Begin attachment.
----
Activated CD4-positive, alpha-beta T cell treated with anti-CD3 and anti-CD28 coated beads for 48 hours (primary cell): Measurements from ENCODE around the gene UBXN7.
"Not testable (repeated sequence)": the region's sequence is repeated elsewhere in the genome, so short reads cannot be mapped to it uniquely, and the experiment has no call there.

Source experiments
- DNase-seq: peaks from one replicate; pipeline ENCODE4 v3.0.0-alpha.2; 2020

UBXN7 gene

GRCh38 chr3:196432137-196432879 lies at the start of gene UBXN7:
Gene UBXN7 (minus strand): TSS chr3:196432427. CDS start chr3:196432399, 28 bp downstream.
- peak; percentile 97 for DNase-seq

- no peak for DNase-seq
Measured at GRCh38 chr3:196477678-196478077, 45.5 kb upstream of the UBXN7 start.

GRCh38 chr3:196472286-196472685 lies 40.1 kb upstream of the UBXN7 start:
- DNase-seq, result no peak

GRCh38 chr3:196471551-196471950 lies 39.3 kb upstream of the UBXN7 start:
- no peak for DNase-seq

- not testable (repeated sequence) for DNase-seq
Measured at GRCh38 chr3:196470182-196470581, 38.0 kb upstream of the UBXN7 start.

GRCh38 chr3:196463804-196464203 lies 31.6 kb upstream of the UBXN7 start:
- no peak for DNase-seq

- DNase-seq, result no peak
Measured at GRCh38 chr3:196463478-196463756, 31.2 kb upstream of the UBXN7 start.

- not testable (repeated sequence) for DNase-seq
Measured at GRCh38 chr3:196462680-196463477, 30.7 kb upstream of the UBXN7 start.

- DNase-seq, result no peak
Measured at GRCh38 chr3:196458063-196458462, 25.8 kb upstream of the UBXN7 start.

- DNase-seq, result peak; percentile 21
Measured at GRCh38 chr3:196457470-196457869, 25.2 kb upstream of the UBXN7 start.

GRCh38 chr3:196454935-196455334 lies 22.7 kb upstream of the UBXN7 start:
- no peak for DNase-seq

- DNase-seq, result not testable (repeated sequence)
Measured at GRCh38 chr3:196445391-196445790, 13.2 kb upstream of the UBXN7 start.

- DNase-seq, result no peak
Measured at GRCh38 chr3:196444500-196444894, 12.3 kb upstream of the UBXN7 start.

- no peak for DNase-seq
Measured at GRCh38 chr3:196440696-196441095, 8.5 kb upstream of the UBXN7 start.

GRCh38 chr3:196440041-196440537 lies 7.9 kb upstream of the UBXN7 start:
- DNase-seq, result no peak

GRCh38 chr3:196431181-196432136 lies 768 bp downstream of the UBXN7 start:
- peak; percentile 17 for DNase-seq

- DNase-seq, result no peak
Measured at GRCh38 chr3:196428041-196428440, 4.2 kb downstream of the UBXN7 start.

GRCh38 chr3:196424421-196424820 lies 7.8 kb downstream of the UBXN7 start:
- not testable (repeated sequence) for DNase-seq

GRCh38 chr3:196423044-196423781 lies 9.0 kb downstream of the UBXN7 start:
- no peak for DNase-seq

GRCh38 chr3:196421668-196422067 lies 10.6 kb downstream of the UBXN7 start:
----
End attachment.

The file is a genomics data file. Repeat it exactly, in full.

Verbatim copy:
Activated CD4-positive, alpha-beta T cell treated with anti-CD3 and anti-CD28 coated beads for 48 hours (primary cell): Measurements from ENCODE around the gene UBXN7.
"Not testable (repeated sequence)": the region's sequence is repeated elsewhere in the genome, so short reads cannot be mapped to it uniquely, and the experiment has no call there.

Source experiments
- DNase-seq: peaks from one replicate; pipeline ENCODE4 v3.0.0-alpha.2; 2020

UBXN7 gene

GRCh38 chr3:196432137-196432879 lies at the start of gene UBXN7:
Gene UBXN7 (minus strand): TSS chr3:196432427. CDS start chr3:196432399, 28 bp downstream.
- peak; percentile 97 for DNase-seq

- no peak for DNase-seq
Measured at GRCh38 chr3:196477678-196478077, 45.5 kb upstream of the UBXN7 start.

GRCh38 chr3:196472286-196472685 lies 40.1 kb upstream of the UBXN7 start:
- DNase-seq, result no peak

GRCh38 chr3:196471551-196471950 lies 39.3 kb upstream of the UBXN7 start:
- no peak for DNase-seq

- not testable (repeated sequence) for DNase-seq
Measured at GRCh38 chr3:196470182-196470581, 38.0 kb upstream of the UBXN7 start.

GRCh38 chr3:196463804-196464203 lies 31.6 kb upstream of the UBXN7 start:
- no peak for DNase-seq

- DNase-seq, result no peak
Measured at GRCh38 chr3:196463478-196463756, 31.2 kb upstream of the UBXN7 start.

- not testable (repeated sequence) for DNase-seq
Measured at GRCh38 chr3:196462680-196463477, 30.7 kb upstream of the UBXN7 start.

- DNase-seq, result no peak
Measured at GRCh38 chr3:196458063-196458462, 25.8 kb upstream of the UBXN7 start.

- DNase-seq, result peak; percentile 21
Measured at GRCh38 chr3:196457470-196457869, 25.2 kb upstream of the UBXN7 start.

GRCh38 chr3:196454935-196455334 lies 22.7 kb upstream of the UBXN7 start:
- no peak for DNase-seq

- DNase-seq, result not testable (repeated sequence)
Measured at GRCh38 chr3:196445391-196445790, 13.2 kb upstream of the UBXN7 start.

- DNase-seq, result no peak
Measured at GRCh38 chr3:196444500-196444894, 12.3 kb upstream of the UBXN7 start.

- no peak for DNase-seq
Measured at GRCh38 chr3:196440696-196441095, 8.5 kb upstream of the UBXN7 start.

GRCh38 chr3:196440041-196440537 lies 7.9 kb upstream of the UBXN7 start:
- DNase-seq, result no peak

GRCh38 chr3:196431181-196432136 lies 768 bp downstream of the UBXN7 start:
- peak; percentile 17 for DNase-seq

- DNase-seq, result no peak
Measured at GRCh38 chr3:196428041-196428440, 4.2 kb downstream of the UBXN7 start.

GRCh38 chr3:196424421-196424820 lies 7.8 kb downstream of the UBXN7 start:
- not testable (repeated sequence) for DNase-seq

GRCh38 chr3:196423044-196423781 lies 9.0 kb downstream of the UBXN7 start:
- no peak for DNase-seq

GRCh38 chr3:196421668-196422067 lies 10.6 kb downstream of the UBXN7 start: